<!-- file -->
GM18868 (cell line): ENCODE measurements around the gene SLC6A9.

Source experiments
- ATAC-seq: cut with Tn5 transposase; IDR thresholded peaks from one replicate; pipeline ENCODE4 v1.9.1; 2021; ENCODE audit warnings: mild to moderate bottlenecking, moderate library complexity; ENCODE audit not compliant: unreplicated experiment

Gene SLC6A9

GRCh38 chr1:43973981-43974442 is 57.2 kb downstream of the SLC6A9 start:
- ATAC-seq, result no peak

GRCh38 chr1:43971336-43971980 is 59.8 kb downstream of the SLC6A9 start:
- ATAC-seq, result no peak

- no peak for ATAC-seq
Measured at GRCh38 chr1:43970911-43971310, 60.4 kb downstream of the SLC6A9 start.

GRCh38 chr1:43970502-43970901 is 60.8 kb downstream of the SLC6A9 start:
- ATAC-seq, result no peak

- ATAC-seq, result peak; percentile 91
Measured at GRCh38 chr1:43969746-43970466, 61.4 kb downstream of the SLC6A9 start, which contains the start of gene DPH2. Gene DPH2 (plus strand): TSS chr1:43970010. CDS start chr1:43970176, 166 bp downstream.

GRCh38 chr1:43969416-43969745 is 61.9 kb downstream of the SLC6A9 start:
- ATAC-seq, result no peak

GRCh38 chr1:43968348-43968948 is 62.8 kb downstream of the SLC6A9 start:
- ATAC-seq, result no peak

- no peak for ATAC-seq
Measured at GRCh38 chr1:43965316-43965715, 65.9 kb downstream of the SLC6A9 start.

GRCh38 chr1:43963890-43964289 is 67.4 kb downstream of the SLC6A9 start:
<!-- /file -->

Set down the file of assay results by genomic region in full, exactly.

GM18868 (cell line): ENCODE measurements around the gene SLC6A9.

Source experiments
- ATAC-seq: cut with Tn5 transposase; IDR thresholded peaks from one replicate; pipeline ENCODE4 v1.9.1; 2021; ENCODE audit warnings: mild to moderate bottlenecking, moderate library complexity; ENCODE audit not compliant: unreplicated experiment

Gene SLC6A9

GRCh38 chr1:43973981-43974442 is 57.2 kb downstream of the SLC6A9 start:
- ATAC-seq, result no peak

GRCh38 chr1:43971336-43971980 is 59.8 kb downstream of the SLC6A9 start:
- ATAC-seq, result no peak

- no peak for ATAC-seq
Measured at GRCh38 chr1:43970911-43971310, 60.4 kb downstream of the SLC6A9 start.

GRCh38 chr1:43970502-43970901 is 60.8 kb downstream of the SLC6A9 start:
- ATAC-seq, result no peak

- ATAC-seq, result peak; percentile 91
Measured at GRCh38 chr1:43969746-43970466, 61.4 kb downstream of the SLC6A9 start, which contains the start of gene DPH2. Gene DPH2 (plus strand): TSS chr1:43970010. CDS start chr1:43970176, 166 bp downstream.

GRCh38 chr1:43969416-43969745 is 61.9 kb downstream of the SLC6A9 start:
- ATAC-seq, result no peak

GRCh38 chr1:43968348-43968948 is 62.8 kb downstream of the SLC6A9 start:
- ATAC-seq, result no peak

- no peak for ATAC-seq
Measured at GRCh38 chr1:43965316-43965715, 65.9 kb downstream of the SLC6A9 start.

GRCh38 chr1:43963890-43964289 is 67.4 kb downstream of the SLC6A9 start: